We all know that France is well known for its wonderful cuisine which includes many vegetable dishes as well as the more famous and traditional meat, fish, cheese and poultry dishes.
Wherever you go in France you will not be disappointed when it comes to its food whether it is from the cuisine of the best hotels to the more humble and inexpensive French cafes and bistros, the food is always the very best of quality.
This is one of the reasons I love France so much. Only they can turn a very simple dish into something fit for a king. This brings me on to the topic of one of my favourite vegetables – the humble potato. Yes, the humble potato really is one of my favourite vegetables and I love it whatever form it takes, it’s so satisfying and comforting like a familiar friend in my kitchen - it can turn a simple dish into something magnificent.
The potato seems to have been part of the French diet forever, but this is not so. Like back here in the United Kingdom the humble potato did not arrive until around the time of Louis XV1 in the 17th century.
They were introduced from the Americas as a food that could be grown in abundance for the peasants to eat. However, it was not a food that was popular with the peasant population at that time and in their green raw state, could be poisonous – even the dogs would not eat them. Potatoes are part of the deadly nightshade family so this is still true today; we should not eat them if they are green.
When grown correctly with the soil covering the growing tubers, the potatoes will not turn green but if left uncovered, the light will turn the potato green and render it unsafe to eat. This is why we should store them in a dark place to prevent them turning green.
So in this instance the French peasants at that time were wise to be safe but eventually the potato became popular when they saw that the Count Parmentier, Antoine- Augustine Parmentier (1737-1813) who was employed by Louis XV1, had royal guards protecting the potato crops on land on the outskirts of Paris.
They now assumed that the potatoes must be very highly regarded and perhaps expensive which is just what they were supposed to think – he had tricked them, a little bit of reverse psychology maybe?
Of course the humble potato immediately became accepted and the rest is history as they say with many potato dishes having been invented over the years, including the potato dish Pommes Parmentier which was named after the Count.
We have to thank the Count for his cunning ingenious here as without the potato we would not have such wonderful French potato dishes which are part of the French cuisine we know and love today.
Almost everyone loves French fries or pommes de terre frites which are usually called pommes frites. Yet there is some dispute as to whether they were originally invented in Belgium or France and both countries claim it to be their dish, so who is right we do not know but we do know that it is a great dish. If the potato frites are cut into very thin strips they are known as aiguillettes or allumettes.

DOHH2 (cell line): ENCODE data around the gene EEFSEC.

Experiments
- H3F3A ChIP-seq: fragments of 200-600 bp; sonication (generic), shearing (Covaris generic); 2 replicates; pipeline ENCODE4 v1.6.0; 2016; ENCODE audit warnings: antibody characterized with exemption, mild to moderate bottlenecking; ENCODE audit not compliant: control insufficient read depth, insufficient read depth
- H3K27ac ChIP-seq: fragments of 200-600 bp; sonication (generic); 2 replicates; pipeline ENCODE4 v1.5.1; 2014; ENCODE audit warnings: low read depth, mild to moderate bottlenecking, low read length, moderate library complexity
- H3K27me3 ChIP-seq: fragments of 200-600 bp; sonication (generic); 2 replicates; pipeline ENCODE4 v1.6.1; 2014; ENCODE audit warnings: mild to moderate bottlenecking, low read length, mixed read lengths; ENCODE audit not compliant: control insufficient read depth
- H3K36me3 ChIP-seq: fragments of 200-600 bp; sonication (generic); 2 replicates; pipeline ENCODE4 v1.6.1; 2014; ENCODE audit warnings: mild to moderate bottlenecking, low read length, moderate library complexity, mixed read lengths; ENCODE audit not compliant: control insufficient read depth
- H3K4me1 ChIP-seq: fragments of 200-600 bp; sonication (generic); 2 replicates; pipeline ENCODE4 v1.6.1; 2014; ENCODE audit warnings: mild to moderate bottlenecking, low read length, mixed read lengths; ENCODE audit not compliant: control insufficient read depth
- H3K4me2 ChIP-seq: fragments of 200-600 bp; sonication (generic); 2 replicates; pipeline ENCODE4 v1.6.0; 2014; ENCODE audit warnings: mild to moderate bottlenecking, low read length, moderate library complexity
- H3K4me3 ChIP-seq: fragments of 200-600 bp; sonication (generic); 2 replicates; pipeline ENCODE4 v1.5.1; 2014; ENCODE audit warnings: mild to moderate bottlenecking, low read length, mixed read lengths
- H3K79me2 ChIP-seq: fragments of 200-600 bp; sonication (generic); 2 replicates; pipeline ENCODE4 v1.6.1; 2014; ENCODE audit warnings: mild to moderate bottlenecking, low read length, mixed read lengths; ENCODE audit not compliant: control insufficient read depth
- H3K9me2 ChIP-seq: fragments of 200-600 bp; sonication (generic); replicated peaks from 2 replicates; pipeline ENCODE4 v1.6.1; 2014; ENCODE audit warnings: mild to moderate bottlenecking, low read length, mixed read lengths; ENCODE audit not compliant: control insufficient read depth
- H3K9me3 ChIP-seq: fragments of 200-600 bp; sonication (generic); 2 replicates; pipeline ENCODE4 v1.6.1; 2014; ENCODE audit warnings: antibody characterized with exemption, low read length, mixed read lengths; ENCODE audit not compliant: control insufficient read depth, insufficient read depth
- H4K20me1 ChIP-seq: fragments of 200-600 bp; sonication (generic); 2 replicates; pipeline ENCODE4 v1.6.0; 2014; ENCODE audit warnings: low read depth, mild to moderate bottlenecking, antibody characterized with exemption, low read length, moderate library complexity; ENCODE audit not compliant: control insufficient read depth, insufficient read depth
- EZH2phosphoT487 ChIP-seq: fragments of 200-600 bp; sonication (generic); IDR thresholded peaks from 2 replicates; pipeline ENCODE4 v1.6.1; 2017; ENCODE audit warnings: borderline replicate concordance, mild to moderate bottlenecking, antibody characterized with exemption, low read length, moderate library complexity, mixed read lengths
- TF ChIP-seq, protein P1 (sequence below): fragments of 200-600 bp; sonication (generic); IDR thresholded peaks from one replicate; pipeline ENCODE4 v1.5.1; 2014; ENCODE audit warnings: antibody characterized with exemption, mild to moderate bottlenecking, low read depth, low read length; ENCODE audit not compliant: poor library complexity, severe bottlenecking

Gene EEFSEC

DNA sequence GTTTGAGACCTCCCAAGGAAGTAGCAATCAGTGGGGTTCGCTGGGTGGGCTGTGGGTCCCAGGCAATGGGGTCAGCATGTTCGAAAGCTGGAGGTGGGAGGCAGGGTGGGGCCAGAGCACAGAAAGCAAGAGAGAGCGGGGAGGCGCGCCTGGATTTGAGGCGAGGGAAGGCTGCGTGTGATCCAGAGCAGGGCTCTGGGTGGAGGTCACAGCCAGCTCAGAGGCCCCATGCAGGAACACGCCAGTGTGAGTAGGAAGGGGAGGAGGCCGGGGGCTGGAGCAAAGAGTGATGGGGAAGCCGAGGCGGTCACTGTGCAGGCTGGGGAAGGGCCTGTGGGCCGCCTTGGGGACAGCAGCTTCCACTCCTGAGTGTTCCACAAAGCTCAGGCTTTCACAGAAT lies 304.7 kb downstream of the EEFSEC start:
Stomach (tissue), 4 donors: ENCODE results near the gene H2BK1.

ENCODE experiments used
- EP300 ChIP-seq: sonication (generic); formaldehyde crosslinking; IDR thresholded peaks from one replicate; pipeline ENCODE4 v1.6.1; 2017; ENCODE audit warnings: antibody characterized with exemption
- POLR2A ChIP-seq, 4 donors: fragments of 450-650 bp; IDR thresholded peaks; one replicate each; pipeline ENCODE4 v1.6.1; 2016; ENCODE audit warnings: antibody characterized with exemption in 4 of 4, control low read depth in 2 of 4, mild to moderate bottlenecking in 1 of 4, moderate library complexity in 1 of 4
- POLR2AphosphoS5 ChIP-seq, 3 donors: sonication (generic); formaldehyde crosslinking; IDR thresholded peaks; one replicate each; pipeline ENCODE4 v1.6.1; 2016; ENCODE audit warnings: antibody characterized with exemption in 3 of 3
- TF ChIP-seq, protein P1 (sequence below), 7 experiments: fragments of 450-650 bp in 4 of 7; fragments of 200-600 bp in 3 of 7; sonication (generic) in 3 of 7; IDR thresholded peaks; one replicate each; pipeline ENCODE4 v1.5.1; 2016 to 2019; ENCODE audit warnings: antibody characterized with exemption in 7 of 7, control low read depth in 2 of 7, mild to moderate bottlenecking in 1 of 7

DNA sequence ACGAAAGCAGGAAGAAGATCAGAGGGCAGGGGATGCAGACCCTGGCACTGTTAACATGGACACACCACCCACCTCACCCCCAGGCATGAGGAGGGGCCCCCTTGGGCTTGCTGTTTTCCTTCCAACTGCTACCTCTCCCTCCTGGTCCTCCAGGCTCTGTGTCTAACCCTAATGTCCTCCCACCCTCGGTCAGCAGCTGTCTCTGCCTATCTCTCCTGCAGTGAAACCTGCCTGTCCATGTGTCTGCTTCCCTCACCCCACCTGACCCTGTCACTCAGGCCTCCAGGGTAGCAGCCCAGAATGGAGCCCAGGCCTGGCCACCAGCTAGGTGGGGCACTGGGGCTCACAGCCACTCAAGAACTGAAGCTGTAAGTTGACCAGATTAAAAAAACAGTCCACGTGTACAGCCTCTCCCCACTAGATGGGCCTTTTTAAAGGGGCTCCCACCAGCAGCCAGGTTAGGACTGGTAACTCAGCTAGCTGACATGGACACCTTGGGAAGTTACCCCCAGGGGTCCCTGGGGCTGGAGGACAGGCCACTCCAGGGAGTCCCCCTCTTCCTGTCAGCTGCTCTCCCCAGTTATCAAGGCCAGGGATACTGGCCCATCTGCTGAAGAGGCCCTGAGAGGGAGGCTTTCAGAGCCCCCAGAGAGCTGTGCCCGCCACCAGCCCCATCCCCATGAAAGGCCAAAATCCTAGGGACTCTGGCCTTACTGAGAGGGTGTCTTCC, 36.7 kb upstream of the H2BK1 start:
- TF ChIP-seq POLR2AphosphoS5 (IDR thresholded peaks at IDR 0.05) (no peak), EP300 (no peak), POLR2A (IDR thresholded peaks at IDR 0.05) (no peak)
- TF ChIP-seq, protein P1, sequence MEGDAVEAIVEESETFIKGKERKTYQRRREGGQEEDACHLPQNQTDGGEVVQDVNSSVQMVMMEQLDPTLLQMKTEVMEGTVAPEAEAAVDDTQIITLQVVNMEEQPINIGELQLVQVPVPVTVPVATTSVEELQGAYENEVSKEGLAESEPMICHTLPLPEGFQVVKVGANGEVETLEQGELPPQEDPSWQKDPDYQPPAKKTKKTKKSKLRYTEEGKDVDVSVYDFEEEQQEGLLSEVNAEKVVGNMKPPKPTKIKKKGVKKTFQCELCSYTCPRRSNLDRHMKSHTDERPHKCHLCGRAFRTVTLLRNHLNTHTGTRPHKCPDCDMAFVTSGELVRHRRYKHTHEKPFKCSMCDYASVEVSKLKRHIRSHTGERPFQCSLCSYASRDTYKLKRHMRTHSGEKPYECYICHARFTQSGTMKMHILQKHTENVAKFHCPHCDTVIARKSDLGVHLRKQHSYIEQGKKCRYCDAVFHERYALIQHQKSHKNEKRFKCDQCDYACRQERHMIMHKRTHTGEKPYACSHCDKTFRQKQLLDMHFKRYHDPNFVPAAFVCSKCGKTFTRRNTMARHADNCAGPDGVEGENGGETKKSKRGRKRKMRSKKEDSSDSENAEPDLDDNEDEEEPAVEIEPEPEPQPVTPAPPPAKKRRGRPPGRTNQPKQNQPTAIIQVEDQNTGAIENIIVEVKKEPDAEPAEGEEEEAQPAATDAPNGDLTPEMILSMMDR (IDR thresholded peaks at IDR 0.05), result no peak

When shopping in France you will see there are a good variety of potatoes for your favourite dishes, and these include the Bintje, Desiree, Emeraude, Franchette, Floriane, and Vivaldi to name but a few. If you are shopping in France and would like to see what French potatoes you can buy take a look at France Potato Board where you can see the different varieties.
So I think by now you can see where I am going from here with our recipe this month it has to be one of the most wonderfully comforting and tastiest potato dishes I have ever eaten. It is my absolute favourite and I could quite easily eat the dish on its own – oh the calories, I know, but it is sheer heaven.
It is usually served as an accompaniment to a meat dish such as Bayonne ham but can just as easily be eaten with a green salad or simply on its own as a bowl of creamy delight. It is none other than the wonderful dish Gratin Dauphinois.
If you have never tasted it, is a delicious combination of potatoes, cream and garlic – as simple as that and yet it is divine.
Often these days you will see recipes for this dish which include cheese but the original, traditional dish did not contain cheese. In fact cheese is not needed as it is just creamy and gorgeous without it. However, you can if you like sprinkle some on the top as I have done here but if you want to be traditional simply leave the cheese out.
Ingredients (To Serve Six)
- 2kg waxy potatoes such as Bintje or Desiree
- 1 litre of cream
- Salt and pepper
- Grated nutmeg
- 3 cloves of garlic
- 4oz of hard cheese, grated
- Preheat the oven to 160C (325F/Gas3)
- Grease a large gratin dish with butter
- Chop the garlic cloves into small pieces
- Peel and slice the potatoes thinly – a mandolin is excellent for this purpose
- Sprinkle the garlic pieces over the bottom of the dish.
- Layer the potatoes over the dish and sprinkle each layer with salt and pepper.
- Continue layering them until you have used all the potato slices.
- Sprinkle with nutmeg
- Pour in the cream.
- Sprinkle with the grated cheese.
Place the gratin dish in the oven and bake for about an hour uncovered until it is golden brown and crispy on the top. During the last half hour or so you will have the most wonderful aroma coming from your kitchen!
Serve with ham, pork, a good quality sausage or simply with a fresh green salad and a glass of wine.